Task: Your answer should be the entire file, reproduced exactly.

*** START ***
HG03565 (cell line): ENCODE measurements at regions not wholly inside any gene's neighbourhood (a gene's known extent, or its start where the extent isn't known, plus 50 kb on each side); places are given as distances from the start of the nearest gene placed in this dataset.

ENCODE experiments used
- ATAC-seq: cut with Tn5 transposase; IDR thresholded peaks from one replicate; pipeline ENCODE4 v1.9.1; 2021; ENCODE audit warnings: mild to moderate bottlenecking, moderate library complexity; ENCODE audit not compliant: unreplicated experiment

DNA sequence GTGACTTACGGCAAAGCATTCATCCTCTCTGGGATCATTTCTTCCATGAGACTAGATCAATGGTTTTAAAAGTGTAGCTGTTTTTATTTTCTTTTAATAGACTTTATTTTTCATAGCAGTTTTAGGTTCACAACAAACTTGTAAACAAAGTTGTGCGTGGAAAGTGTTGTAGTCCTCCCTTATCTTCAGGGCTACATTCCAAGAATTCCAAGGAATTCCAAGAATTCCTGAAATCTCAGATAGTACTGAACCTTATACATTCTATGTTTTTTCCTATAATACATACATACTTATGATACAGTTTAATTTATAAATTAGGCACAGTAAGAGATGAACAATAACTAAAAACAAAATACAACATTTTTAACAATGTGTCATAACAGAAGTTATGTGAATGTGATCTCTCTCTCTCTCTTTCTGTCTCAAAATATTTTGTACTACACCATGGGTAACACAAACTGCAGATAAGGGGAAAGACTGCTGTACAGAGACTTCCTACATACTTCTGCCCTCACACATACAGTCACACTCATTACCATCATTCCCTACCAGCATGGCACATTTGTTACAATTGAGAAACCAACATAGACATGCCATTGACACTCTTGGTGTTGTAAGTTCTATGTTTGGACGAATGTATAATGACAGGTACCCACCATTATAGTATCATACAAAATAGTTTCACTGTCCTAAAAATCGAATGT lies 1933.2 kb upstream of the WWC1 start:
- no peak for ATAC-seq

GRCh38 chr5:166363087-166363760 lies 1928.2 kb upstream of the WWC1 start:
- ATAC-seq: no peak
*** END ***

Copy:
HG03565 (cell line): ENCODE measurements at regions not wholly inside any gene's neighbourhood (a gene's known extent, or its start where the extent isn't known, plus 50 kb on each side); places are given as distances from the start of the nearest gene placed in this dataset.

ENCODE experiments used
- ATAC-seq: cut with Tn5 transposase; IDR thresholded peaks from one replicate; pipeline ENCODE4 v1.9.1; 2021; ENCODE audit warnings: mild to moderate bottlenecking, moderate library complexity; ENCODE audit not compliant: unreplicated experiment

DNA sequence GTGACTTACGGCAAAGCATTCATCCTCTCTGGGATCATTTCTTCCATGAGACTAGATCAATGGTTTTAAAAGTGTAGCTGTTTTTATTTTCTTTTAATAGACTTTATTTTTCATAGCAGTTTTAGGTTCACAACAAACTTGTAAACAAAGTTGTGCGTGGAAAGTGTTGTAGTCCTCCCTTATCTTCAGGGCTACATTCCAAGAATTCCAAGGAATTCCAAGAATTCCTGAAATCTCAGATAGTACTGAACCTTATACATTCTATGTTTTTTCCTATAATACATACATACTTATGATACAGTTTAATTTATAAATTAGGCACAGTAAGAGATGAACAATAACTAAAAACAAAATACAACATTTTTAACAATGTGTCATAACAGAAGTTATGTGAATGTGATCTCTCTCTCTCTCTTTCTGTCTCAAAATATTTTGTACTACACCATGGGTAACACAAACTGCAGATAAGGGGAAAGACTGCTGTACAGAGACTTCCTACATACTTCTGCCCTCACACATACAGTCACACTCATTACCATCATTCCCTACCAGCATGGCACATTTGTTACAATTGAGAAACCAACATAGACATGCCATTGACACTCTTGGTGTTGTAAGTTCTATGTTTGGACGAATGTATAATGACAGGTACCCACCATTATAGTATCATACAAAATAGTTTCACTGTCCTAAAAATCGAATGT lies 1933.2 kb upstream of the WWC1 start:
- no peak for ATAC-seq

GRCh38 chr5:166363087-166363760 lies 1928.2 kb upstream of the WWC1 start:
- ATAC-seq: no peak